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The fugitive Parthians follow; spur through Media,
O Silius, Silius,
Thou hast, Ventidius, That without which a soldier, and his sword, Grants scarce distinction. Thou wilt write to AD
Where is he now ! Ven. He purposeth to Athens: whither with what
haste The weight we must convey with us will permit. We shall appear before him. On, there; pass along.
Rome. An ante-chamber in Cæsar's house.
Enter Agrippa, and Enobarbus, meeting.
'Tis a noble Lepidus. Eno. A very fine one : 0, how he loves Cæsar! Agr. Nay, but how dearly he adores Mark An
tony! Eno. Cæsar? Why, he's the Jupiter of men. Agr. What's Antony? The god of Jupiter. Eno. Spake you of Cæsar? How? the nonpareil ! . Agr. O Antony! O thou Arabian bird!
Eno. Would you praise Cæsar, say,–Cæsar ;-go no further. Agr. Indeed, he ply'd them both with excellent
• praises. Eno. But he loves Cæsar best;-Yet he loves An
tony : Ho! liearts, tongues, figures, scribes, bards, poets,
cannot Think, speak, cast, write, sing, number, ho, his love To Antony. But as for Cæsar, Kneel down, kneel down, and wonder. Agr.
Both he loves.
* The phenix.
Eno. They are his shards, and he their beetle. So,
[Trumpets. This is to horse.-Adieu, noble Agrippa.
Agr. Good fortune, worthy soldier; and farewell.
Enter Cæsar, Antony, Lepidus, and Octavia. . Ant. No further, sir.
Cæs. You take from me a great part of myself;
Make me not offended
I have said.
You shall not find, Though you be therein curious $, the least cause. For what you seem to fear: So, the gods keep you, And make the hearts of Romans serve your ends! We will here part.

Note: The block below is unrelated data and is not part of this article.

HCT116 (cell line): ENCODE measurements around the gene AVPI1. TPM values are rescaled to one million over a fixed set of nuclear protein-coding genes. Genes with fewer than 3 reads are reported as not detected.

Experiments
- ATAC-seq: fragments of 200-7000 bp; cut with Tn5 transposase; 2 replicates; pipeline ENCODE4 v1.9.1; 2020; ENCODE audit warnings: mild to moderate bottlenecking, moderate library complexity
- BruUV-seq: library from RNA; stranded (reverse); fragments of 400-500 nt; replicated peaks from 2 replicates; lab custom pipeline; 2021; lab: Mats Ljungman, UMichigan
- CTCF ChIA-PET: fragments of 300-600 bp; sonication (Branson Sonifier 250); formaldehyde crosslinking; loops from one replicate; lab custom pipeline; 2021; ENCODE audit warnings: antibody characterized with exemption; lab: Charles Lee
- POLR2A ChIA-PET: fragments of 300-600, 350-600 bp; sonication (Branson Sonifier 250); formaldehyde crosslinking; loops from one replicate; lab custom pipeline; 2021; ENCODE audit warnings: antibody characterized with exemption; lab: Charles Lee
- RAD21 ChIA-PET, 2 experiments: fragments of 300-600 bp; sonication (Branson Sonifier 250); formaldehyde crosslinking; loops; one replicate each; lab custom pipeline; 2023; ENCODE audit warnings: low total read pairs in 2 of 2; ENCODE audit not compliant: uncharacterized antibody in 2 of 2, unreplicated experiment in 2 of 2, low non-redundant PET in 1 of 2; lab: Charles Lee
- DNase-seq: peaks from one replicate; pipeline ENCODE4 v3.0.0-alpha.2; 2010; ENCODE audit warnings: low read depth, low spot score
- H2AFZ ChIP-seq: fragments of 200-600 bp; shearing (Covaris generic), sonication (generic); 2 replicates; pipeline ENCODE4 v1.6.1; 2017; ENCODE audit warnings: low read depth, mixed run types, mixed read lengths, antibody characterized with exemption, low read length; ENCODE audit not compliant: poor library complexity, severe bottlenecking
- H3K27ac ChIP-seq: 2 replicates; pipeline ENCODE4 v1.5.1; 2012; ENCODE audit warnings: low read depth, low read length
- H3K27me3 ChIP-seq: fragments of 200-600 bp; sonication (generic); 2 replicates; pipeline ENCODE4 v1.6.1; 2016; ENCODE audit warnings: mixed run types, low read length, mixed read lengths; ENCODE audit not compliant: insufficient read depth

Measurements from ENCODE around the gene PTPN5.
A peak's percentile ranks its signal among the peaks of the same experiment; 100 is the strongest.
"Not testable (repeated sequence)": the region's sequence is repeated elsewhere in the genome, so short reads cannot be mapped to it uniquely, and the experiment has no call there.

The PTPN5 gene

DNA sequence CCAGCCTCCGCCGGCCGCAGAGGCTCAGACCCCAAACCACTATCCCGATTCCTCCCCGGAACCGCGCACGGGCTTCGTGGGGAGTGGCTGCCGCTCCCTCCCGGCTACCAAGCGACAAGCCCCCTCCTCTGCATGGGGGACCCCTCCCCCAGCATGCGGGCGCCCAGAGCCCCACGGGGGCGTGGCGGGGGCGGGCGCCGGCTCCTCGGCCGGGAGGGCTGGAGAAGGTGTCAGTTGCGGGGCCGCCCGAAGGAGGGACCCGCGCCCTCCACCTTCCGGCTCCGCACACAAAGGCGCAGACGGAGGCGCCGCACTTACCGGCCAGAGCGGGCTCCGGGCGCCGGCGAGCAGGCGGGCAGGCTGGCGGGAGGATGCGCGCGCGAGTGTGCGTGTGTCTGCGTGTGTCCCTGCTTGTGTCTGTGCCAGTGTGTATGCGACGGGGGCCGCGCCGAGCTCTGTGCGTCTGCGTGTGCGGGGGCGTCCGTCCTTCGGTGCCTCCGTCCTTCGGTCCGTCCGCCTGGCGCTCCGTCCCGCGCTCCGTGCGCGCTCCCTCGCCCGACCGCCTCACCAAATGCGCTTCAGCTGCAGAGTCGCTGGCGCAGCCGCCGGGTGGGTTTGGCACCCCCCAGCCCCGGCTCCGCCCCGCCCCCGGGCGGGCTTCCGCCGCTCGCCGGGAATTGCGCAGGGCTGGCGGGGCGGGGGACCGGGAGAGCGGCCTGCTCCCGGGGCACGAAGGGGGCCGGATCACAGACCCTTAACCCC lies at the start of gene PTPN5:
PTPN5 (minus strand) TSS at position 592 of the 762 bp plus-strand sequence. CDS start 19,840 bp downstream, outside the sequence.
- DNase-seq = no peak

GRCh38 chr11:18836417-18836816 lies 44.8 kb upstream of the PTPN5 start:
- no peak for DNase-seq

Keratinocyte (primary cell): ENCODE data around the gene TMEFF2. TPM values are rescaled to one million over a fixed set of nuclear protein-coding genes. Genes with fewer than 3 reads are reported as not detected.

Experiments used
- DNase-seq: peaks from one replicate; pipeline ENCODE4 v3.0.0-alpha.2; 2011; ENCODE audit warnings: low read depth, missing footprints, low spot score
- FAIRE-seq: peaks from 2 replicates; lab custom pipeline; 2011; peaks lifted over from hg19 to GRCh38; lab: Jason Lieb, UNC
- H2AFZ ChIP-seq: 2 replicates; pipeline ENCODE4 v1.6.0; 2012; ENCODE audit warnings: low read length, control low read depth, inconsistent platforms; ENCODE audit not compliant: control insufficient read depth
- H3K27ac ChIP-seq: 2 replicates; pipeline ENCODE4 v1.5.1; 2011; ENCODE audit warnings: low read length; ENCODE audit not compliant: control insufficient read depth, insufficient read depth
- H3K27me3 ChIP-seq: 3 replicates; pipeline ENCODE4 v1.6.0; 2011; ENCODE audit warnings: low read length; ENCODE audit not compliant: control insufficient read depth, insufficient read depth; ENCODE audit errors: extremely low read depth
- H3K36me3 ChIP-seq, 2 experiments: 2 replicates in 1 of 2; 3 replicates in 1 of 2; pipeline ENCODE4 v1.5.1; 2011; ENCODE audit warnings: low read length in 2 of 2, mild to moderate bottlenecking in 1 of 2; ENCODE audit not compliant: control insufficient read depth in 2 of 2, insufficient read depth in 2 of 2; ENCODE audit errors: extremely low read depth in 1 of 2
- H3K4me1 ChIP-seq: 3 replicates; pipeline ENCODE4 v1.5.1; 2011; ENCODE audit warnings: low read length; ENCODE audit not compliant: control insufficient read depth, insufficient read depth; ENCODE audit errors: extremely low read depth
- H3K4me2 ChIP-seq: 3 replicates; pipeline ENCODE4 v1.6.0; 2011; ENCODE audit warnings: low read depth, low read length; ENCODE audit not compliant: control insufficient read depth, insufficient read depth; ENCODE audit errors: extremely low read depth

Cæs. Farewell, my dearest sister, fare thee 'well; The elements II be kind to thee, and make Thy spirits all of comfort! fare thee well..'. Octa. My noble brother!
Ant. The April's in her eyes; It is love's spring, And these the showers to bring it on.-Be cheerful.
Octa. Sir, look well to my husband's house; and
Oct. l'll tell you in your ear.
y Of air and water.
Her heart inform her tongue: the swan's-down fea
ther, That stands upon the swell at full of tide, And neither way inclines.
Eno. Will Cæsar weep? [Aside to Agrippa. Agr.
He has a cloud in's face. Eno. He were the worse for that, were he a horse; So is he, being a man.
No, sweet Octavia,
Come, sir, come;
Adieu ; be happy!
[Kisses Octavia. Ant.
Farewell. [Trumpets sound. Exeunt.
Alexandria. A room in the palace.
Enter Cleopatra, Charmian, Iras, and Alexas.
Half afеard to come. Cleo. Go to, go to:-Come hither, sir.
Enter a Messenger. Alex.
Good majesty, Herod of Jewry dare not look upon you, But when you are well pleas'd. Cleo.
That Herod's head l'll have: But how? when Antony is gone, Through whom I might command it. Come thou
near. Mess. Most gracious majesty, Cleo.
Didst thou behold Octavia ?
Mess. Ay, dread queen.
Madam, in Rome I look'd her in the face; and saw her led Between her brother and Mark Antony.
Cleo. Is she as tall as me? Mess.
She is not, madam. Cleo. Didst hear her speak ? Is she shrill-tongu’d,
or low? Mess. Madam, I heard her speak; she is low
voic'd. Cleo. That's not so good: he cannot like her long. Char. Like her? O Isis ! 'tis impossible. Cleo. I think so, Charmian: Dull of tongue, and